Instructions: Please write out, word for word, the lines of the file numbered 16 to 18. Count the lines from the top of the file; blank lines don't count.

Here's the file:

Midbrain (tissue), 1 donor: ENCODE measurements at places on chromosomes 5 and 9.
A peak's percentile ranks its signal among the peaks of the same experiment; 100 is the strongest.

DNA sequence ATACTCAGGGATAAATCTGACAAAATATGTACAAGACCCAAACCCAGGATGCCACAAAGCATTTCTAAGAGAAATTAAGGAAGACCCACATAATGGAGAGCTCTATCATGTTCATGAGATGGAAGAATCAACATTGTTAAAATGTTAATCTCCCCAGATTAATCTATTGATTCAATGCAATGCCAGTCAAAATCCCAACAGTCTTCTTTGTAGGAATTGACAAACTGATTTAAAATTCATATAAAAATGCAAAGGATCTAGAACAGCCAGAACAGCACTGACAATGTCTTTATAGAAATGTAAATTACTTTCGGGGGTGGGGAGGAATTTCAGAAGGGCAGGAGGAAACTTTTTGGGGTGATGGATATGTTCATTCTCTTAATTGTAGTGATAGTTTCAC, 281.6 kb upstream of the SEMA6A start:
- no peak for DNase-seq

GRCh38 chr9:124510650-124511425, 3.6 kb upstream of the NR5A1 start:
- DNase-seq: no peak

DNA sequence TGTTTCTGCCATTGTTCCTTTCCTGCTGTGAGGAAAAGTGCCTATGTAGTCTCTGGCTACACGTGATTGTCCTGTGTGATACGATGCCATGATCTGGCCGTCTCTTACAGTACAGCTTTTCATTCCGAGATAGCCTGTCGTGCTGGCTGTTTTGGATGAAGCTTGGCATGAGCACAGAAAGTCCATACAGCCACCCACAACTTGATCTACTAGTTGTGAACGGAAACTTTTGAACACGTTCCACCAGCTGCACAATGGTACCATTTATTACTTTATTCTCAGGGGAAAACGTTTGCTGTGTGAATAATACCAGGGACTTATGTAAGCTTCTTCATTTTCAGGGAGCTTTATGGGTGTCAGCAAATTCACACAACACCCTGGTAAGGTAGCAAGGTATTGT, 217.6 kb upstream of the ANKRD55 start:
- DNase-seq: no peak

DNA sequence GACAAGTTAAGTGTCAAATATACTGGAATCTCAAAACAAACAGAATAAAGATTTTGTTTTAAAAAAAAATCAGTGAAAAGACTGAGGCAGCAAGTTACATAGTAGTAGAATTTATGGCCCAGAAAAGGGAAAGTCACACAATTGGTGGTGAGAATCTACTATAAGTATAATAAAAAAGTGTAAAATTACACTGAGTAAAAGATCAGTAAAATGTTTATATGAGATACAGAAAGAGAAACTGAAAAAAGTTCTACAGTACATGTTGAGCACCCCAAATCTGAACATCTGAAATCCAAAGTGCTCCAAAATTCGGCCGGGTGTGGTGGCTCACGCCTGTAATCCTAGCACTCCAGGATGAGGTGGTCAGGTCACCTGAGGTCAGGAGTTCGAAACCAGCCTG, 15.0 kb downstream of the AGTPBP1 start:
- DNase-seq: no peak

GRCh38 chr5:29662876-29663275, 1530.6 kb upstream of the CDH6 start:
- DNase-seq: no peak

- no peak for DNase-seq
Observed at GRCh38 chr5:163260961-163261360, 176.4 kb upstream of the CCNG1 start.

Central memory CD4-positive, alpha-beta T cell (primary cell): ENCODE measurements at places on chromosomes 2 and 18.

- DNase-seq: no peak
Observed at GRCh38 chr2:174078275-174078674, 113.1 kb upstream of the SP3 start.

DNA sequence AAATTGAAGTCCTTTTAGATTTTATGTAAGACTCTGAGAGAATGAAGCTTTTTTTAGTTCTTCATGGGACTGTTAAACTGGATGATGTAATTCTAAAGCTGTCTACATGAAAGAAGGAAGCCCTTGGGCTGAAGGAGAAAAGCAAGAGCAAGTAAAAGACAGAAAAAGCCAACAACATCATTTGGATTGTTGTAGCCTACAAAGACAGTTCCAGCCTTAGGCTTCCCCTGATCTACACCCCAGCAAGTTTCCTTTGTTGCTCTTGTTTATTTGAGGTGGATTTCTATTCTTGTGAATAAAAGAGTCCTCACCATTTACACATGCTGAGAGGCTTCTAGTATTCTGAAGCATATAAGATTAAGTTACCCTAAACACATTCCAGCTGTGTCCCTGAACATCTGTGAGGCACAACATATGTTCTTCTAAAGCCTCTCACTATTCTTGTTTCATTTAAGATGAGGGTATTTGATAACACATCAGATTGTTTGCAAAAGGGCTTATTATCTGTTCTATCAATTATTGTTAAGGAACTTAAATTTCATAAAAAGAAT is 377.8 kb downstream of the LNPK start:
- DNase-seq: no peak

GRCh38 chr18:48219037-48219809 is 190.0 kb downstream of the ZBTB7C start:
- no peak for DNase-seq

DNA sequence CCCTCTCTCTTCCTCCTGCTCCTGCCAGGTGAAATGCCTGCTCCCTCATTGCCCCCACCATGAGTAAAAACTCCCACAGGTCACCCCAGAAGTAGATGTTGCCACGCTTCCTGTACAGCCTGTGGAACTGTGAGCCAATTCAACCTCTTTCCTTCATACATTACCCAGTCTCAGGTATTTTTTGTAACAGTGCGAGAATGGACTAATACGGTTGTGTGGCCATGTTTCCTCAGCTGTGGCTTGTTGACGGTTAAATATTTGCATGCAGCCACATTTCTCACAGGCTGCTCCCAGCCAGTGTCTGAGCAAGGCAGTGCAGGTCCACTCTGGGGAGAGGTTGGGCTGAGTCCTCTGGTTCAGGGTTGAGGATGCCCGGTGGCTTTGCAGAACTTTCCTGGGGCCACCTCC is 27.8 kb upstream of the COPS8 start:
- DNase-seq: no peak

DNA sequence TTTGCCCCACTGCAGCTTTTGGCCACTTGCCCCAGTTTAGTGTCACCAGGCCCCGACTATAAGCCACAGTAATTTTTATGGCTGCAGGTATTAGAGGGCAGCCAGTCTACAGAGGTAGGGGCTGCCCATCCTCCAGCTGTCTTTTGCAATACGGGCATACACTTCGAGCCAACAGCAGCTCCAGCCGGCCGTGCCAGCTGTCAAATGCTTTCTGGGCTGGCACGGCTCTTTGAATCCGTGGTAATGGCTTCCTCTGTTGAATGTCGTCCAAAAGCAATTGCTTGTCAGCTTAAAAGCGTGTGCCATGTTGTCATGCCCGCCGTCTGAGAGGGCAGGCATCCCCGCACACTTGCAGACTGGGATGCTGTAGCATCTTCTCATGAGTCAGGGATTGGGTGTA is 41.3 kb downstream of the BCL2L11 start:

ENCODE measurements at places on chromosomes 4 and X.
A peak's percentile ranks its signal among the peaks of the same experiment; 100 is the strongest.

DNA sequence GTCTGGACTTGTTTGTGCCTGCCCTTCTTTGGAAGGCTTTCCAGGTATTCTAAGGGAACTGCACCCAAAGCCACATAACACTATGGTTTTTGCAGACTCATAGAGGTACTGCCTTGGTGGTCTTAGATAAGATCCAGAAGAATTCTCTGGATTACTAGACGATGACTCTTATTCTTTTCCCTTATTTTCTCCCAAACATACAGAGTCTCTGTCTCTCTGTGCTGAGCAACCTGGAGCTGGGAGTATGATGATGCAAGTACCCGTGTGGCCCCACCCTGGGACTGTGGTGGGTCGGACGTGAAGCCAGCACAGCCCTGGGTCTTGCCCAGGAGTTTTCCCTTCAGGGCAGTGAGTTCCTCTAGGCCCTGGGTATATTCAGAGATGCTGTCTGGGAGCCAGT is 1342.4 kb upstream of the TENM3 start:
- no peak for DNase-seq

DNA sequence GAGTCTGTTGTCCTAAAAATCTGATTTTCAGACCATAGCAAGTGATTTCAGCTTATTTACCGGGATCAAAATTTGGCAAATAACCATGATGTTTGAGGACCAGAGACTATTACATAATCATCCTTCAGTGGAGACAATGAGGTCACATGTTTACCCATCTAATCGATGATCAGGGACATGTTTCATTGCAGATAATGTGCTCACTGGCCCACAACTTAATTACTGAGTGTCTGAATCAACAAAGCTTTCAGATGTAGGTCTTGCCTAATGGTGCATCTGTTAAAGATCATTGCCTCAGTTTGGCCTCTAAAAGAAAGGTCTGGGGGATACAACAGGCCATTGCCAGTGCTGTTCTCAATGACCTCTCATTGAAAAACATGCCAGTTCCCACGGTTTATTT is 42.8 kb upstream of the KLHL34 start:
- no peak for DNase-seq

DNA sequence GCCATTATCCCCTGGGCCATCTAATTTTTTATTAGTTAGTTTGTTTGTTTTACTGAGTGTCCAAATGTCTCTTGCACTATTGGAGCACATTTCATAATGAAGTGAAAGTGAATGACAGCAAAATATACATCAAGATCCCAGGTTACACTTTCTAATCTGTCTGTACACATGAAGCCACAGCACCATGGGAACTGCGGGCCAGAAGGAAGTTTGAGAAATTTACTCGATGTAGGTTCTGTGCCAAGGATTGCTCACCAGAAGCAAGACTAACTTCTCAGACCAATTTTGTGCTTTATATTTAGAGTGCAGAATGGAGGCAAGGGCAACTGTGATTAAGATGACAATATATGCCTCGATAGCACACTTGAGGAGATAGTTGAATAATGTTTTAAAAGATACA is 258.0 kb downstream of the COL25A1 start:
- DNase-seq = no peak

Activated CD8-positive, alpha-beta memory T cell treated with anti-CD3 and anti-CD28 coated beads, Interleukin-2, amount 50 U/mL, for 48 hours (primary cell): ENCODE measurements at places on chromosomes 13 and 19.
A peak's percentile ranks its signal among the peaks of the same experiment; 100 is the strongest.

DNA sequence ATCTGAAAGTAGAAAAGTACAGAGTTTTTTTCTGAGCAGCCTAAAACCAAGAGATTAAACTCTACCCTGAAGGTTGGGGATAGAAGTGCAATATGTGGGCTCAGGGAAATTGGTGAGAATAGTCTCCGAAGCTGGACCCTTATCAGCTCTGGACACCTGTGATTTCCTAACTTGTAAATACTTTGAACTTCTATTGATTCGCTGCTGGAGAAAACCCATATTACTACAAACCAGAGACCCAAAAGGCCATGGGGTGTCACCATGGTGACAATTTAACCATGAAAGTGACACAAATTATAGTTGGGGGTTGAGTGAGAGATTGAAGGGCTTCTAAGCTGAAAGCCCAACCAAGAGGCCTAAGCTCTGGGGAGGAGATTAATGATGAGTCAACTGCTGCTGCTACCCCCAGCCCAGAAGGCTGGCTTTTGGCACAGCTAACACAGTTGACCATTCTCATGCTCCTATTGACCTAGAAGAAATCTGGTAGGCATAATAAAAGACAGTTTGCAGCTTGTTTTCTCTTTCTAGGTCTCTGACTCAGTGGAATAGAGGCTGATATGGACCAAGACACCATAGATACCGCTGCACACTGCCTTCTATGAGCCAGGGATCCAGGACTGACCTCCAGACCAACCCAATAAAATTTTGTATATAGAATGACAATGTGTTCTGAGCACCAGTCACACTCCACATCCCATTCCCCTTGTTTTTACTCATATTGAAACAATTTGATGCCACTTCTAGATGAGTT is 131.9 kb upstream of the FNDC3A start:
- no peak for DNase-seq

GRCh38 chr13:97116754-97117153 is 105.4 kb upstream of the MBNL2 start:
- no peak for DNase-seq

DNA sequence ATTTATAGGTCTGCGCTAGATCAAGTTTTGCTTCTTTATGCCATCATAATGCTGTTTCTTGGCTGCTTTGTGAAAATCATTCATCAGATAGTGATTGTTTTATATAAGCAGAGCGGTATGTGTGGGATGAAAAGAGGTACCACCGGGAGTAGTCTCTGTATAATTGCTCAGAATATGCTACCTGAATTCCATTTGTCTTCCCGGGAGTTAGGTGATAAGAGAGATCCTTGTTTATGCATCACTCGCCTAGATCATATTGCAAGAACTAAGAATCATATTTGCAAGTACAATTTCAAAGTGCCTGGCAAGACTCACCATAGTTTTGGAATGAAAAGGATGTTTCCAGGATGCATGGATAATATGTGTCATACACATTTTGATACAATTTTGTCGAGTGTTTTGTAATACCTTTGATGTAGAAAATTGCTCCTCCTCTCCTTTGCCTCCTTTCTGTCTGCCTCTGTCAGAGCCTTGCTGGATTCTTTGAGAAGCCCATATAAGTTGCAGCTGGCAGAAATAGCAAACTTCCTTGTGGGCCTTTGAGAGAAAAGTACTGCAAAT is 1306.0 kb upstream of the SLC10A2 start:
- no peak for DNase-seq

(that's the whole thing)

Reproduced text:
- DNase-seq: no peak
Observed at GRCh38 chr2:174078275-174078674, 113.1 kb upstream of the SP3 start.

DNA sequence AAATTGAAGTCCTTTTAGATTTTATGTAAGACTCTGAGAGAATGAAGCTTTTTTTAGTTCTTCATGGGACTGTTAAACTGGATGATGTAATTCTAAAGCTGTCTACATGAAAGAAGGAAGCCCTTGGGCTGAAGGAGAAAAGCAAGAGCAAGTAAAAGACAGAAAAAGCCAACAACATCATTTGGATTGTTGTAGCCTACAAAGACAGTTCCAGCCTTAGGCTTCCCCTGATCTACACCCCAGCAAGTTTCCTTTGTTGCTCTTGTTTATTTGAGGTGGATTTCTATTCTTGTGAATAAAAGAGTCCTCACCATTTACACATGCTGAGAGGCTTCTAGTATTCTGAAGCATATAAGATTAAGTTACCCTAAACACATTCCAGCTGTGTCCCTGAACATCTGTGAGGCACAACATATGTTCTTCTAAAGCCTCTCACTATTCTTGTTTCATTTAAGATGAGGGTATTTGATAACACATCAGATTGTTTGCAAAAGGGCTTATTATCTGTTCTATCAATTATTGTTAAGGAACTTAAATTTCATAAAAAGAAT is 377.8 kb downstream of the LNPK start: